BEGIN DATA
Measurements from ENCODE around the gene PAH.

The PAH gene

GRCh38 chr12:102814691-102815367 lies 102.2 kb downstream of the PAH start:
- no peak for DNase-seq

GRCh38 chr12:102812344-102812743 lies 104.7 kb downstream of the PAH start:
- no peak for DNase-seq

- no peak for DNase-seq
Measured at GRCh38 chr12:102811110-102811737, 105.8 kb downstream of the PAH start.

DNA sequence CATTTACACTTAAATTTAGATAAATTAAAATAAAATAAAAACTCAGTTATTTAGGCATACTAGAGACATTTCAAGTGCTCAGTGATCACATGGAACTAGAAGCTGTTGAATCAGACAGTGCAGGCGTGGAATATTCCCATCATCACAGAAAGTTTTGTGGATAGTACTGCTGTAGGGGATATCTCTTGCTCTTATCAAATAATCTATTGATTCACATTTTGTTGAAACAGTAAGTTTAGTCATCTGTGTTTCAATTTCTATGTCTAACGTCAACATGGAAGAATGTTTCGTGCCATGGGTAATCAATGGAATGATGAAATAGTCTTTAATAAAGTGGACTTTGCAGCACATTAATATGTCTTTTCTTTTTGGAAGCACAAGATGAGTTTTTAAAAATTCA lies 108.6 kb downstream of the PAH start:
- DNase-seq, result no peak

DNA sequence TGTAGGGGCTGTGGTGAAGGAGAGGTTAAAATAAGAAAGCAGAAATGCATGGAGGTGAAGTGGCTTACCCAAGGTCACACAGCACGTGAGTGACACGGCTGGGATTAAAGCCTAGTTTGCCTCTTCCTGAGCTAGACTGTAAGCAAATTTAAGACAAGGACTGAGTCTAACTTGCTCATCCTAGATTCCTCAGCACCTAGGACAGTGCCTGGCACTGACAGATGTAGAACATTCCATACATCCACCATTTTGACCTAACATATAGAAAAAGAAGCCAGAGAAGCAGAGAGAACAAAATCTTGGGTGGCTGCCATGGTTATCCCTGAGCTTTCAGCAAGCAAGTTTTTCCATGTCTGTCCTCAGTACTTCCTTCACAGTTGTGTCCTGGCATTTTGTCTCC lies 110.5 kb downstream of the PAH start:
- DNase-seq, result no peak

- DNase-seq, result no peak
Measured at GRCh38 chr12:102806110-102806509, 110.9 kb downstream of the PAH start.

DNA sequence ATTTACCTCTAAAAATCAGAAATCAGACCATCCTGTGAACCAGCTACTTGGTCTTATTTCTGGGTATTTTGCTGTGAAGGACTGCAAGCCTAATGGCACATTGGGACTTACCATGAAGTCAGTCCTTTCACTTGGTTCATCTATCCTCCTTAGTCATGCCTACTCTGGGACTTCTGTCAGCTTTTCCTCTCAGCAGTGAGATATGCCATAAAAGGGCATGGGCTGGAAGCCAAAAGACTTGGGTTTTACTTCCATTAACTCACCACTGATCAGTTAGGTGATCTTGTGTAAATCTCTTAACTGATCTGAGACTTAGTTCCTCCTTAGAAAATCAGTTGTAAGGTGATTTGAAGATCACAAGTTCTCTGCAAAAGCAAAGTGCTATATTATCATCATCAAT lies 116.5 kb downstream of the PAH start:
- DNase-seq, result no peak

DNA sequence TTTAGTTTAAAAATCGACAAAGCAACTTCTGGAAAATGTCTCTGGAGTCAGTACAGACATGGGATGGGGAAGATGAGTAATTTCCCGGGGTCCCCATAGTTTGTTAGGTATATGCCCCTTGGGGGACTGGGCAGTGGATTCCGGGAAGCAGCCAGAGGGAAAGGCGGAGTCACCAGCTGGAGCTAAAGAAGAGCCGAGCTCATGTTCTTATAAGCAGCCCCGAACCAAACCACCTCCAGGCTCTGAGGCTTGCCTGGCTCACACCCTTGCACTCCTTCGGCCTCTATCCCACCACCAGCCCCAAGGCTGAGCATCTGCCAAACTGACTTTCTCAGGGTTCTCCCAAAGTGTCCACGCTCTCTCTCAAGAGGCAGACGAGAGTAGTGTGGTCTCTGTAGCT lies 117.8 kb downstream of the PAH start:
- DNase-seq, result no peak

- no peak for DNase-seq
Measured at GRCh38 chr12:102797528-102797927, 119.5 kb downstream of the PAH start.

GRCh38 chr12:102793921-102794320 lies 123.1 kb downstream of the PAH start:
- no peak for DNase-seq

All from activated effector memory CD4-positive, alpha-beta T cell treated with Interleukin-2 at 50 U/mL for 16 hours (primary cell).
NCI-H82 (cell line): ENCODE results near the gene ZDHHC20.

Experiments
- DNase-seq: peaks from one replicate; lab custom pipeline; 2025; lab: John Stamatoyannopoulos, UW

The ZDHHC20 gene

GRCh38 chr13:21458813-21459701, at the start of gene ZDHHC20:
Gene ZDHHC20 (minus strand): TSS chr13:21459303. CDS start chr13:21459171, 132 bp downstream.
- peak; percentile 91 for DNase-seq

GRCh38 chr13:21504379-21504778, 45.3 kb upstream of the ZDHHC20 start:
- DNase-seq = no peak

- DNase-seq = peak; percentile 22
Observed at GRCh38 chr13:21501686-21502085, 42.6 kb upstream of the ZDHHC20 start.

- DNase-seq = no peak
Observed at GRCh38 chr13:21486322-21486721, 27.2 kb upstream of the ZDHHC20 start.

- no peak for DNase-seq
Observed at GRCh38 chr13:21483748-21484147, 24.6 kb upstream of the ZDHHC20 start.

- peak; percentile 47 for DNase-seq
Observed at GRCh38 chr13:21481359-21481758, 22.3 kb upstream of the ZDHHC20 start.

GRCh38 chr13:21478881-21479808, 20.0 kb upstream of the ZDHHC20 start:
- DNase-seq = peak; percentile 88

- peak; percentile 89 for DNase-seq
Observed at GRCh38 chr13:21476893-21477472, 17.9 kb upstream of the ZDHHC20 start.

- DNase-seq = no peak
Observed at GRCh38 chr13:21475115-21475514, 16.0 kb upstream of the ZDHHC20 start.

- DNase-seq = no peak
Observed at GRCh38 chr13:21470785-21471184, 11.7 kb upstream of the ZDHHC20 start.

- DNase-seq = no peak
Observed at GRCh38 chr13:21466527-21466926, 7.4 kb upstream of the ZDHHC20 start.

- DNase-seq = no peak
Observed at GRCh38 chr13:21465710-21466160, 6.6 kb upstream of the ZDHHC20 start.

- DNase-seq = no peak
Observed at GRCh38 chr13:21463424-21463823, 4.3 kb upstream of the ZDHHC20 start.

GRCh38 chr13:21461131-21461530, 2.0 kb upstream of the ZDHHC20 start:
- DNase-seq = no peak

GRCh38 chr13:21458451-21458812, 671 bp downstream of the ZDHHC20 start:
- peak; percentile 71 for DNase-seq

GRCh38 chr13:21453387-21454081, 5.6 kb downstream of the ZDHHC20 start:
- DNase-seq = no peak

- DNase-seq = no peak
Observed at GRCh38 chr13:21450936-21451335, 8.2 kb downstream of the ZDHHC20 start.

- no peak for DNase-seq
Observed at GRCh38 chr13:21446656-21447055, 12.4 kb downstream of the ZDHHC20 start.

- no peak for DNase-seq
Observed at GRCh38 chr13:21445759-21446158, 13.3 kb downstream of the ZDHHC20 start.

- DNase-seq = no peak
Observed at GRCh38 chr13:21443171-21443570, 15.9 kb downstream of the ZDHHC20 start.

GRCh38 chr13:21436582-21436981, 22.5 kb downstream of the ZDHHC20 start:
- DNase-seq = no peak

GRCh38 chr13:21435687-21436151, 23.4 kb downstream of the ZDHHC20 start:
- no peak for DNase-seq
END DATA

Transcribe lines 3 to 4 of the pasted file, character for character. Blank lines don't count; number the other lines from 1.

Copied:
GRCh38 chr12:102814691-102815367 lies 102.2 kb downstream of the PAH start:
- no peak for DNase-seq